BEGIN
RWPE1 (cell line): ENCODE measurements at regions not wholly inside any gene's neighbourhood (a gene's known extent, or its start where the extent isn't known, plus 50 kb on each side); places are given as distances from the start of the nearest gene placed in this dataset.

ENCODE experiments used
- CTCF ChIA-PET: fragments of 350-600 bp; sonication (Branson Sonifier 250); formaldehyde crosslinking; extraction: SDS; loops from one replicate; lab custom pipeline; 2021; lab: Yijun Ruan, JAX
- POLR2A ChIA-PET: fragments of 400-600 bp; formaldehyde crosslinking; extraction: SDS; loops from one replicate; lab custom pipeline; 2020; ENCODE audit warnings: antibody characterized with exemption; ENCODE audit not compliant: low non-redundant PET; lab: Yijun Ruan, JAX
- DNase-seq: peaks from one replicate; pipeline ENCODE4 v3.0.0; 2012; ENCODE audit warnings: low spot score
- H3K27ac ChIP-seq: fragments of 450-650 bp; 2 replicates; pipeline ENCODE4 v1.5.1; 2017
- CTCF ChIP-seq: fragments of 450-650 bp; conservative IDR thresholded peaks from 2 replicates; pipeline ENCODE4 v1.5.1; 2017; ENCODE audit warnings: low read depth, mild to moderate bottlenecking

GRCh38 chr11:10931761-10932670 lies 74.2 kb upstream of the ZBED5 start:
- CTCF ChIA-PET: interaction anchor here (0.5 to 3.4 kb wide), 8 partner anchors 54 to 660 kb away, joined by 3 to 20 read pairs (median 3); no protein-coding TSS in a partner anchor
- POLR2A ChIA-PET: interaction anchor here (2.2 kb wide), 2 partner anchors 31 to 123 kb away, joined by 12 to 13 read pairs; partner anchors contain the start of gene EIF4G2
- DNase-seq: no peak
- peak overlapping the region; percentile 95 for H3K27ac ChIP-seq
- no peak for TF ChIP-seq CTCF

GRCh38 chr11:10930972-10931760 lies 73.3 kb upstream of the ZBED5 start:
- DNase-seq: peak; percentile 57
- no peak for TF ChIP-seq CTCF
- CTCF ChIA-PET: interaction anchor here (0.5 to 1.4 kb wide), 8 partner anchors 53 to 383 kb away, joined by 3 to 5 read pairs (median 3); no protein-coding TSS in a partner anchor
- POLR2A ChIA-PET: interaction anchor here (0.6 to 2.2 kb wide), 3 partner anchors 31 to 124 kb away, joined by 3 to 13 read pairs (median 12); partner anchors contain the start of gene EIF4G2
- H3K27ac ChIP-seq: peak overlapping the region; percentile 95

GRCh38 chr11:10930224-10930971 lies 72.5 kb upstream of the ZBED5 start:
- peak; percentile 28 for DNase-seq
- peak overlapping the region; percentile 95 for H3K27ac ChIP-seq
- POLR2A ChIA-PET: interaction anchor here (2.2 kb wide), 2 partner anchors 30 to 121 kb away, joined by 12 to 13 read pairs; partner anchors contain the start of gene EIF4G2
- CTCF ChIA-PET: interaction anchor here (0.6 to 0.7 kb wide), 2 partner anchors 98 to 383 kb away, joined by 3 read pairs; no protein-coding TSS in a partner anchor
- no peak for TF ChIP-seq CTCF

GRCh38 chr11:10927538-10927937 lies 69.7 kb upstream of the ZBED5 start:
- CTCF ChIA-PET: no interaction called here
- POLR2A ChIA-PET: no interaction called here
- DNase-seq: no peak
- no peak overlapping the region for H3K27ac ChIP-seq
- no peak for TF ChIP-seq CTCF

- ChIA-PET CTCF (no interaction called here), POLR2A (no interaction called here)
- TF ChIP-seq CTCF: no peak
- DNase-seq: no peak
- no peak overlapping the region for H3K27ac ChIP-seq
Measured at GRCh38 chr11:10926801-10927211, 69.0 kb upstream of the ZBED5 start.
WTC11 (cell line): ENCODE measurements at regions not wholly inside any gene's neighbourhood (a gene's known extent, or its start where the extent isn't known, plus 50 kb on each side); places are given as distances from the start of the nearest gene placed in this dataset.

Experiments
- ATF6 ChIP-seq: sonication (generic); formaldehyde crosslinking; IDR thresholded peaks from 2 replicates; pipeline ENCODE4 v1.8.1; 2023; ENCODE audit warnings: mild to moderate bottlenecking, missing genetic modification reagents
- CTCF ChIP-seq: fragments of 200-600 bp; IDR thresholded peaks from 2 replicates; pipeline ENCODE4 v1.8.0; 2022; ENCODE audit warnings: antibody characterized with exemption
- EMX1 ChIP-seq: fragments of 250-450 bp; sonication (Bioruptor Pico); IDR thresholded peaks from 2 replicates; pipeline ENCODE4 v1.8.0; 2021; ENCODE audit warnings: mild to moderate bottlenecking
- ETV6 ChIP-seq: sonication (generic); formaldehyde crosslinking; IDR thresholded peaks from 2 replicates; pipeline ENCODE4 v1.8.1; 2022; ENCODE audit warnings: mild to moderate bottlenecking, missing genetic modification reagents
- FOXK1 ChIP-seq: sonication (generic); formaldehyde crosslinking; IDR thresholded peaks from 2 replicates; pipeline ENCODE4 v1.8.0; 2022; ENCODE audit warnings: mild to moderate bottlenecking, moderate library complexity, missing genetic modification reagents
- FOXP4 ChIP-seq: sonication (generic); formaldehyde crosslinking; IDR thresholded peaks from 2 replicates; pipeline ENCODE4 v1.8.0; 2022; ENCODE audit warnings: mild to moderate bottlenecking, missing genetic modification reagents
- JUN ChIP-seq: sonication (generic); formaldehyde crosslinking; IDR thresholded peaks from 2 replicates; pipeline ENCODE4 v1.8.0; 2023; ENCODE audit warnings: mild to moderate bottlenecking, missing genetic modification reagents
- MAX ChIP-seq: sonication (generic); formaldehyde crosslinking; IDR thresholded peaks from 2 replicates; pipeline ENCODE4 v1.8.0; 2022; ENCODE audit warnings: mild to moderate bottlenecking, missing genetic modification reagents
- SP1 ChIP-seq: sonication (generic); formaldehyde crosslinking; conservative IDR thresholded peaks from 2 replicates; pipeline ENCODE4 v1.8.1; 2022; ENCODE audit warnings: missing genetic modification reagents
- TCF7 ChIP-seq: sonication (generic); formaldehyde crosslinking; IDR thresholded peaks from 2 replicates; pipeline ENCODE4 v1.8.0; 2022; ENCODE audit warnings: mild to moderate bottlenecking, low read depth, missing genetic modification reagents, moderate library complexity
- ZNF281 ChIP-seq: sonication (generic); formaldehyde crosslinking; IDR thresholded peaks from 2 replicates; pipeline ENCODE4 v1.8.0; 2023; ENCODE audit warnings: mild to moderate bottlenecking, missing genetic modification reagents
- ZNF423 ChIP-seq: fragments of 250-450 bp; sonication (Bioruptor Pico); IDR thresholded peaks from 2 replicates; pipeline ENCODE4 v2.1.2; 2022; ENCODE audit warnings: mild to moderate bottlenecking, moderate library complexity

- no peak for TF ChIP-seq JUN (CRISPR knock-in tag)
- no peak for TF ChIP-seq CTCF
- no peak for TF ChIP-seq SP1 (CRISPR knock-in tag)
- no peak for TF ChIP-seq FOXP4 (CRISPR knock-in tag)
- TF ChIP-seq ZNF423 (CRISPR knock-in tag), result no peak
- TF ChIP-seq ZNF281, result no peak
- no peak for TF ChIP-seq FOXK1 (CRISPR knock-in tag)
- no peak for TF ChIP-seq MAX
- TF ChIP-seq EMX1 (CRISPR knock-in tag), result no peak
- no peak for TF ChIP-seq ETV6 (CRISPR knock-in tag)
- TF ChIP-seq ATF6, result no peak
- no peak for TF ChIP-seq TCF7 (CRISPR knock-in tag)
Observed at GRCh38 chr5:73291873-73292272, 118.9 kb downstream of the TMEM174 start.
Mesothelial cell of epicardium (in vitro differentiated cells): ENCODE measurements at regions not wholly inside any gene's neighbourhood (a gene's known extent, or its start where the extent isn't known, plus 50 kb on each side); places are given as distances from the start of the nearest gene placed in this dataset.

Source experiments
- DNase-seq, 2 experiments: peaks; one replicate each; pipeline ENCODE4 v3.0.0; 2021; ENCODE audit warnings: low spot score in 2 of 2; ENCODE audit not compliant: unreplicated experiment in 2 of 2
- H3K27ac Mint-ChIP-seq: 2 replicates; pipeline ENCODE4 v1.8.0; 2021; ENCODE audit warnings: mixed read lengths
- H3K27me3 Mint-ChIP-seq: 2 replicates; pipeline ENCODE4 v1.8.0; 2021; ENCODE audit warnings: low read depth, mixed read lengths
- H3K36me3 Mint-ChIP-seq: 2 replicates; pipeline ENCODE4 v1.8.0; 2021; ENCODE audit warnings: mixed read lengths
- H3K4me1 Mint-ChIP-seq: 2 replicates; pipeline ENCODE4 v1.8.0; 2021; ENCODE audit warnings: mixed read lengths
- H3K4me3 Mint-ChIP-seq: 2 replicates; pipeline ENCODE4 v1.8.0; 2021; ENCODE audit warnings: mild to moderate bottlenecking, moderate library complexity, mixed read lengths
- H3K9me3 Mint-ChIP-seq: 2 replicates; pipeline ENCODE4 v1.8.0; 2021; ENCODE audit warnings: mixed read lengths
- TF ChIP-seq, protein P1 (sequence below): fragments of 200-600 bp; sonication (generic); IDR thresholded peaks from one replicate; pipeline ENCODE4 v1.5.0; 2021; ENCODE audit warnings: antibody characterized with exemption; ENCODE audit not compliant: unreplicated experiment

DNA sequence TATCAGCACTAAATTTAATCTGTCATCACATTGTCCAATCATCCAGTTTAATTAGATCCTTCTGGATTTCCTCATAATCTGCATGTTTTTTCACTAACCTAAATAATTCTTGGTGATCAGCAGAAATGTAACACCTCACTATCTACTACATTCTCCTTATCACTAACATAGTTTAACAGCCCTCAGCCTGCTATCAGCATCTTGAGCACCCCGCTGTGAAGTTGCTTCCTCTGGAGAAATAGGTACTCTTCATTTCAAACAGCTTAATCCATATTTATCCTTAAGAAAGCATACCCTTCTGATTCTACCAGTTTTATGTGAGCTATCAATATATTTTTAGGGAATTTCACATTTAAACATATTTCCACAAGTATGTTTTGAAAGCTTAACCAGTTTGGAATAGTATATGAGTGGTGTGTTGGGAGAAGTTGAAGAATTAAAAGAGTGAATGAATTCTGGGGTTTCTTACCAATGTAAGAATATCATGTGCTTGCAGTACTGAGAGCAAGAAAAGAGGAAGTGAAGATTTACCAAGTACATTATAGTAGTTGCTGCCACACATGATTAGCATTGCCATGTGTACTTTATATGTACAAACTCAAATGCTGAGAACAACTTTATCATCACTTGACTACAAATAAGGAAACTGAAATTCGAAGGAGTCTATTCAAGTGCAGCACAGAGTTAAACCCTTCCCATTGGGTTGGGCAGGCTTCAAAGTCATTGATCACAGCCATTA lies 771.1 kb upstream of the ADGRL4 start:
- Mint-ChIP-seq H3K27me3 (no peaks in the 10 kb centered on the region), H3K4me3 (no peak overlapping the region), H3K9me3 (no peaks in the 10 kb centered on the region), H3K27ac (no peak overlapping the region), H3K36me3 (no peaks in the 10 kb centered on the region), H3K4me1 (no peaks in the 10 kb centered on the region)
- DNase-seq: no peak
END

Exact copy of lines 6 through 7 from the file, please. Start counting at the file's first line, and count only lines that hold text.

- H3K27ac ChIP-seq: fragments of 450-650 bp; 2 replicates; pipeline ENCODE4 v1.5.1; 2017
- CTCF ChIP-seq: fragments of 450-650 bp; conservative IDR thresholded peaks from 2 replicates; pipeline ENCODE4 v1.5.1; 2017; ENCODE audit warnings: low read depth, mild to moderate bottlenecking